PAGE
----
More flexible than the Mafia, more savvy than Colombia’s drug cartels, Asian gangs may be the future of organized crime.
U.S. Atty. Gen. Janet Reno has promised to make the gangs a priority, and Willard Myers III, director of the Philadelphia-based Center for the Study of Asian Organized Crime, says it’s none too soon.
“Asian organized crime is already at the top of the list,” he said. “It’s like a giant spider web spread across the world.”
* Chinese Triads, some with as many as 180,000 members worldwide, specialize in smuggling aliens and heroin into New York, Los Angeles and San Francisco. They smuggle military weapons out of China, Vietnam and the former Soviet Union, with the help of the Russian mafia.
* The tattooed Japanese Yakuza, experts at high-level financial fraud and almost a shadow government in their homeland, have penetrated the U.S. real estate and banking industries.
* Increasingly violent Chinese and Vietnamese street gangs in the United States specialize in home invasions, low-level drug dealing and protection rackets. They also provide muscle for Triads.
“It’s the worst of both worlds,” said Geoffrey Anderson, chief of the Organized Crime Strike Force in the San Francisco U.S. attorney’s office. “They have an international organization that gives them access to information and commodities throughout Asia--and then they have local gangs.”
Organizations like the Wah Ching, United Bamboo and Wo families now reach out of their traditional base in the Asian community, Anderson said. They have begun to victimize the world at large with drugs, guns and fraud.
Vancouver, Canada, may be the future for many North American cities, warns Thomas Ritchie, the top organized crime investigator in British Columbia. The city’s organized crime is already dominated by Chinese syndicates, including the Big Circle Boys, founded by former Maoist Red Guards.
The Big Circle Boys travel freely between the United States and Canada, he said.
“I believe that Asian organized crime is going to be the single biggest concern for law enforcement in the future,” Ritchie said. “It’s definitely on the increase, and Asian criminals have no boundaries.”
The Asian gangs have the flexibility to avoid pitfalls that brought down other organized crime empires, experts say.
La Cosa Nostra was penetrated and crippled by law enforcement, in part because of the families’ rigid structure and regionalization. Colombian drug cartels made themselves easier targets because of their centralization and focus on a single commodity.
But Triad members dabble in many crimes, and think nothing of flitting from Thailand to Vancouver and on to Ohio or New York on a single caper.
Their organization is unclear.
Although there has been testimony that drug dealers in this country turned to a godfather in Macao for approval of a heroin deal, Myers said the Triads often act more as a loose network of independent contractors who team up for specific crimes--in effect, a criminal version of the Elks Club.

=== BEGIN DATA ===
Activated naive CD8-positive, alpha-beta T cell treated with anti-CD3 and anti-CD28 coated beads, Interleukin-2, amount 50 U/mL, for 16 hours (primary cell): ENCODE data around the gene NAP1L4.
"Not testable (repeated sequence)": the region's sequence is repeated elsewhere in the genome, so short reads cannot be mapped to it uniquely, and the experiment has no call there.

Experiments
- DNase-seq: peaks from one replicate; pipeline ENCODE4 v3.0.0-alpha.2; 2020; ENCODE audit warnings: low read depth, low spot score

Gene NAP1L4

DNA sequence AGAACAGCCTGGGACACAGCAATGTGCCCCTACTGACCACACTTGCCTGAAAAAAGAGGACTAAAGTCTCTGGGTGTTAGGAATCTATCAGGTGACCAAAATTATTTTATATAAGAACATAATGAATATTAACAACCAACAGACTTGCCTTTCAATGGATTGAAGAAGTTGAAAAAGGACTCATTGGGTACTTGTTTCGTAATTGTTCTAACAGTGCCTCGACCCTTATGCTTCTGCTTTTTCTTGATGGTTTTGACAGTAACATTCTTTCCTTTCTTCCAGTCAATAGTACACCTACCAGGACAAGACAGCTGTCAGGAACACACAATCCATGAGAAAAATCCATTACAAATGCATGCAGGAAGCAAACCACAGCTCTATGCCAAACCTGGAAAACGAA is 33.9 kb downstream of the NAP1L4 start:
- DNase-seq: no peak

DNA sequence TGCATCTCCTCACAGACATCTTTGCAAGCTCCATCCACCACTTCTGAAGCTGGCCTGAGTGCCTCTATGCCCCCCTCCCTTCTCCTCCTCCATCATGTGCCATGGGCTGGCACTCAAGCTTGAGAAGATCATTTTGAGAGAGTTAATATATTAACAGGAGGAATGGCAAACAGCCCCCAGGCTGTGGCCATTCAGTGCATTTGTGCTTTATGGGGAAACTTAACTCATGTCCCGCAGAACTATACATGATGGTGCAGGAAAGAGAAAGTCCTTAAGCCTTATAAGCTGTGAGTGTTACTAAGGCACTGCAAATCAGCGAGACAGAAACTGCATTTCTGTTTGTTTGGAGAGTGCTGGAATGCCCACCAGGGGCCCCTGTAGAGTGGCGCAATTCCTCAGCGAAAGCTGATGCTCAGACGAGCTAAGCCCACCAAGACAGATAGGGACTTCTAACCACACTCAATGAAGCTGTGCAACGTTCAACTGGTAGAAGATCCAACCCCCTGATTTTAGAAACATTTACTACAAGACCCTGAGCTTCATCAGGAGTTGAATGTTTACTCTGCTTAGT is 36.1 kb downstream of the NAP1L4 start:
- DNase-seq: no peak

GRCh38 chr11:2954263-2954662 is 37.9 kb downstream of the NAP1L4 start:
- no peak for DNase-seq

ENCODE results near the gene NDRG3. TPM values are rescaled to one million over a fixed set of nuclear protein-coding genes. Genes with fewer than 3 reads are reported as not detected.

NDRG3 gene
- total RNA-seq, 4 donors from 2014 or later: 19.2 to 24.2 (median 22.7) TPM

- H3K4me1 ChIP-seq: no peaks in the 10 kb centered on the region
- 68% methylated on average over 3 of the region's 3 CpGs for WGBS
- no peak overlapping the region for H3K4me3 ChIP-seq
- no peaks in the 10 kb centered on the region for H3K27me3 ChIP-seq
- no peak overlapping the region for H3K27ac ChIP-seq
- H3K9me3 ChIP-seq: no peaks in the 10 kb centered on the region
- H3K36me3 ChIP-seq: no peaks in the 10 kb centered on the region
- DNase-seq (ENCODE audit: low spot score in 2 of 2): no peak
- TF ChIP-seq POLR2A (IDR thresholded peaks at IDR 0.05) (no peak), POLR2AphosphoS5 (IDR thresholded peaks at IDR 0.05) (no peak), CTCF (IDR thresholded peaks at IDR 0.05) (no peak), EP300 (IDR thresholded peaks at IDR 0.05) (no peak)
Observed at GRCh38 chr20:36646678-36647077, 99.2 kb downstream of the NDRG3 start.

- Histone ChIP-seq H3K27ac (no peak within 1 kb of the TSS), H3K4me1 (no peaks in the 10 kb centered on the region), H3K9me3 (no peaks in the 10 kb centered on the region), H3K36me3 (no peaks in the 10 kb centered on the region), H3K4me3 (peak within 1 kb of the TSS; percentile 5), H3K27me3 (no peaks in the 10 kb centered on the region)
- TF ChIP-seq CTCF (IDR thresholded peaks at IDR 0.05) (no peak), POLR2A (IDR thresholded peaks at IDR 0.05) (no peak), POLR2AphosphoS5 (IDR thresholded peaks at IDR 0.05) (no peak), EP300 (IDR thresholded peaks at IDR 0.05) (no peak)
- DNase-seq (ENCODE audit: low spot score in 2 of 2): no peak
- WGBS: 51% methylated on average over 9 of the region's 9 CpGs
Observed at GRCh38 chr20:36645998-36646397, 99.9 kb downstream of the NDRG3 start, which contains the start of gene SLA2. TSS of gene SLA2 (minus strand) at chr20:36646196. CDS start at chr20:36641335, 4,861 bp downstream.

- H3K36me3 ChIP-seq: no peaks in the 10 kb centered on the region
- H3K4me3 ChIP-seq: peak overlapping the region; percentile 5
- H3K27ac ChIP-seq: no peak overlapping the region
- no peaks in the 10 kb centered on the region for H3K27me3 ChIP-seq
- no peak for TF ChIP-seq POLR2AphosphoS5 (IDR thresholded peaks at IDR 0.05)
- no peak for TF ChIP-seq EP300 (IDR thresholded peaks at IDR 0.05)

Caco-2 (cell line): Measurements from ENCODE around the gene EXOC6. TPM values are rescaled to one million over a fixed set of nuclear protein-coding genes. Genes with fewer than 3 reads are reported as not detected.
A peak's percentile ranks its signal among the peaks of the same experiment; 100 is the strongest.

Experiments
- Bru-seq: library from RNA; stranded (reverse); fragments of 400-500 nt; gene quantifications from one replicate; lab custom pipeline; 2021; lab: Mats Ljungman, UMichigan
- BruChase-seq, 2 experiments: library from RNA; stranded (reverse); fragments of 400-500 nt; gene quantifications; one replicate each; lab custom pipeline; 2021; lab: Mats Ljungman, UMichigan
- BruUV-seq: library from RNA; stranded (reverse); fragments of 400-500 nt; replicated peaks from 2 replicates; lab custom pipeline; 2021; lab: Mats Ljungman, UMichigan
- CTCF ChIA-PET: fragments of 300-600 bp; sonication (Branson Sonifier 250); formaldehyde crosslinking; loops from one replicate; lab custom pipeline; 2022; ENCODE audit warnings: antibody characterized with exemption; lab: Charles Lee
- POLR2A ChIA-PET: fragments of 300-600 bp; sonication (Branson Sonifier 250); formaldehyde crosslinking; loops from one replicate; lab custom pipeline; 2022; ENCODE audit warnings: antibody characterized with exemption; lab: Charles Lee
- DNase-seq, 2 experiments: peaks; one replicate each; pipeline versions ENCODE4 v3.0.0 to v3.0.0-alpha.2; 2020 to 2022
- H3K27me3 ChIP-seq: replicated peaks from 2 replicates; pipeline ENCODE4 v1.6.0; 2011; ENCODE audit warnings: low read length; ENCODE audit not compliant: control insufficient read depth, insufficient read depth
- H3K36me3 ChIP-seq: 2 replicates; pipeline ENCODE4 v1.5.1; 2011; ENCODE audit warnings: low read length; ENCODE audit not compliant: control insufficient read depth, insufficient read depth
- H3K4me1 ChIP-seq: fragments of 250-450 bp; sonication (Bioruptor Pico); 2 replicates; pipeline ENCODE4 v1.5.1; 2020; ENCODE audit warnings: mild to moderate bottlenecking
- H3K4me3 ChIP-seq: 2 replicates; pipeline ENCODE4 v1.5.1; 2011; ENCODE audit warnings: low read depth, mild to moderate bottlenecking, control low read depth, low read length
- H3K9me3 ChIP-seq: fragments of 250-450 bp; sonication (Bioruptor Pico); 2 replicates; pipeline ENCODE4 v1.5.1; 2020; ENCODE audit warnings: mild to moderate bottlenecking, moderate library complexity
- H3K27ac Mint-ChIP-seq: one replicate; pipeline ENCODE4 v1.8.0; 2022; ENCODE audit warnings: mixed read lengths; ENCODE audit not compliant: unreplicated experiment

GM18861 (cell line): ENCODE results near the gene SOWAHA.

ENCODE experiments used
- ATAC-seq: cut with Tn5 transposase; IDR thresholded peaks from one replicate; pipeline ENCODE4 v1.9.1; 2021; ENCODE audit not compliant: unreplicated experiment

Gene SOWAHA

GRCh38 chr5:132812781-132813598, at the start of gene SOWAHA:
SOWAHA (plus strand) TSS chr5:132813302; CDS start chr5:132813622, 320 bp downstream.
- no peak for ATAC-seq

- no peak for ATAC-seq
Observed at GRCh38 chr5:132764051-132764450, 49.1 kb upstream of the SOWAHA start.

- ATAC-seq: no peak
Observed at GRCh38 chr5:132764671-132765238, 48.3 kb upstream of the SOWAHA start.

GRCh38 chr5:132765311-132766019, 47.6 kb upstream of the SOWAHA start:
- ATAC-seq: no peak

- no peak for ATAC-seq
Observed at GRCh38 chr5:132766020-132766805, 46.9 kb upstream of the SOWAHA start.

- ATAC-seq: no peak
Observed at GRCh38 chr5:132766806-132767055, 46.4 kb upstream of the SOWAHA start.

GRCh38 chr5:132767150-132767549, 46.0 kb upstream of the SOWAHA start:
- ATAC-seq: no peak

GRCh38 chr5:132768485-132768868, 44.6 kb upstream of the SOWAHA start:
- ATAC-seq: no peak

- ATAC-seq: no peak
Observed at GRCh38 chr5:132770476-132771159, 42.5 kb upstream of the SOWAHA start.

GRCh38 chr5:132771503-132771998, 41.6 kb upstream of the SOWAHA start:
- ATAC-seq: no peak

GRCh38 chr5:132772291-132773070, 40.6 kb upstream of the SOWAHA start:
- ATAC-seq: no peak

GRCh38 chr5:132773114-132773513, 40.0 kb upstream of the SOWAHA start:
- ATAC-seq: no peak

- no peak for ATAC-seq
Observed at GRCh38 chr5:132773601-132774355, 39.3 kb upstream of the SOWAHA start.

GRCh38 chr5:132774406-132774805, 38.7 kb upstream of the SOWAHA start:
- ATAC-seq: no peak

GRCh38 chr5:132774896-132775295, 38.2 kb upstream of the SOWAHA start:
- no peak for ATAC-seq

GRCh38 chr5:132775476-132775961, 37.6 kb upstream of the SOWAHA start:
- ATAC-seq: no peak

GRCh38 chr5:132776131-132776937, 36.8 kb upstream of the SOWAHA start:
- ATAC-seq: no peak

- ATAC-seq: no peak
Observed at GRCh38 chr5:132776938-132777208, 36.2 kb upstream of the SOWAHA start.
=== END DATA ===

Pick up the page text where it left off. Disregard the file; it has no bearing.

Japan’s Yakuza, although less common in the United States, have a growing presence in property and banking, said U.S. Atty. Michael Yamaguchi in San Francisco.
“The Yakuza had a substantial investment in golf courses throughout the United States, and the strike force in Las Vegas seized a couple of them,” he said. “They were also reaching into the banking system, laundering money.”
However organized, the gangs can reap astounding profits.
Triad-linked groups handle an estimated $200 billion in international heroin trafficking, said Myers. They make $3 billion smuggling Chinese aliens to the United States, and millions more smuggling aliens and prostitutes into Japan.
Chinese syndicates control gambling in parts of Asia, the Dominican Republic, and in many U.S. cities with large Chinese populations.
Untold millions come from trading heroin to the Russian mafia in exchange for abandoned Soviet military weapons, and from selling outdated People’s Liberation Army weapons to Japan’s Yakuza--and U.S. thugs.
“They’re dealing off huge stocks of weapons (that) find their way right here to the United States,” said Myers. “Ask a policeman who takes a Chinese automatic rifle away from a street gang member.”
The weapons trafficking particularly worries the U.S. Bureau of Alcohol, Tobacco and Firearms, said Gary Thomas, head of the International Enforcement Branch in Washington.
The bureau has increasingly up-to-date information exchanges with Europe and Latin America, he said. But they are only beginning to impress their Asian counterparts with the necessity for quick, timely reports on weapons.
“What’s unique about a gun is that, unlike cocaine or other kinds of contraband, it’s traceable; it has a history,” Thomas said.
Oakland-based ATF agent James Newberry said that despite the organization and power of the Triads, law enforcement has made some inroads.
To overcome the closed gang culture, investigators discovered young criminals could often be shamed into cooperating by bringing in a father or other relative to urge them to act with honor.
More and more Asian officers have joined police forces and can work freely in communities once suspicious of outsiders, said Newberry.
But Yamaguchi said more is needed, especially as the United States looks more and more to the Pacific Rim as a trading partner.
Several Triad suspects have fled into China, which has no mutual assistance treaty with the United States, he said. In many countries, such as Thailand, high-level corruption makes cooperation spotty at best.
But at least early action is possible because the threat is recognized, Yamaguchi said.
“When we finally dealt with La Cosa Nostra in the 1960s under Bobby Kennedy, the Mafia had become entrenched in our institutions,” the prosecutor said. “But with Asian organized crime, we have an opportunity to beat this early.”